Using the first new method in half a century for measuring the size of the proton via electron scattering, the PRad collaboration has produced a new value for the proton's radius in an experiment conducted at the Department of Energy's Thomas Jefferson National Accelerator Facility.
The result, recently published in the journal Nature, is one of the most precise measured from electron-scattering experiments. The new value for the proton radius that was obtained is 0.831 fm, which is smaller than the previous electron-scattering value of 0.88 fm and is in agreement with recent muonic atomic spectroscopy results.
"We are happy that years of hard work of our collaboration is coming to an end with a good result that will help critically toward solution of the so-called proton radius puzzle," says Ashot Gasparian, a professor at North Carolina A&T State University and the experiment's spokesperson.
Gasparian is an Armenian physicist who got his PhD from the Yerevan Physics Institute in Armenia.
All visible matter in the universe is built on a cloud of three quarks bound together with strong force energy. The ubiquitous proton, which sits at the heart of every atom, has been the subject of numerous studies and experiments aimed at revealing its secrets. Yet, an unexpected result from an experiment to measure the size of this cloud, in terms of its root-mean-square charge radius, has united atomic and nuclear physicists in a flurry of activity to re-examine this basic quantity of the proton.
Prior to 2010, the most precise measurements of the proton's radius came from two different experimental methods. In electron-scattering experiments, electrons are shot at the protons, and the proton's charge radius is determined by the change in path of the electrons after they bounce off, or scatter from, the proton. In atomic spectroscopy measurements, the transitions between energy levels by electrons are observed (in the form of photons that are given off by the electrons) as they orbit a small nucleus. Nuclei that have typically been observed include hydrogen (with one proton) or deuterium (with a proton and a neutron). These two different methods yielded a radius of about 0.88 femtometers.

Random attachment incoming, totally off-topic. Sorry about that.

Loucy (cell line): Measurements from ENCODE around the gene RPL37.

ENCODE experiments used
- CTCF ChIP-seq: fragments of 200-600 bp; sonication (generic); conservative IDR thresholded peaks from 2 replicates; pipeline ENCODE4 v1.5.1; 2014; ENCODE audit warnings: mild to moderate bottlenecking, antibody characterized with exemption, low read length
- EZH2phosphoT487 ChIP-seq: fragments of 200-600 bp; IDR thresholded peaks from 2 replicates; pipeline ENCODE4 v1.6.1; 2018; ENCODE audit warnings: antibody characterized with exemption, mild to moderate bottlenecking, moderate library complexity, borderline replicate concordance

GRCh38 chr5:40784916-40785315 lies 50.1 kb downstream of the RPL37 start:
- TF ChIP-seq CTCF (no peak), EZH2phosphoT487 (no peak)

In 2010, atomic physicists announced results from a new method. They measured the transition between energy levels of electrons in orbit around lab-made hydrogen atoms that replaced an orbiting electron with a muon, which orbits much closer to the proton and is more sensitive to the proton's charge radius. This result yielded a value that was 4% smaller than before, at about 0.84 femtometers.
In 2012, a collaboration of scientists led by Gasparian came together at Jefferson Lab to revamp electron-scattering methods in hopes of producing a novel and more precise measurement of the proton's charge radius. The PRad experiment was given priority scheduling as one of the first experiments to take data and complete its run following an upgrade of the Continuous Electron Beam Accelerator Facility, a DOE User Facility for nuclear physics research. The experiment took electron-scattering data in Jefferson Lab's Experimental Hall B in 2016.
"When we started this experiment, people were searching for answers. But to make another electron-proton scattering experiment, many skeptics didn't believe that we could do anything new," says Gasparian. "If you want to come up with something new, you have to come up with some new tools, some new method. And we did that -- we did an experiment which is completely different from other electron-scattering experiments."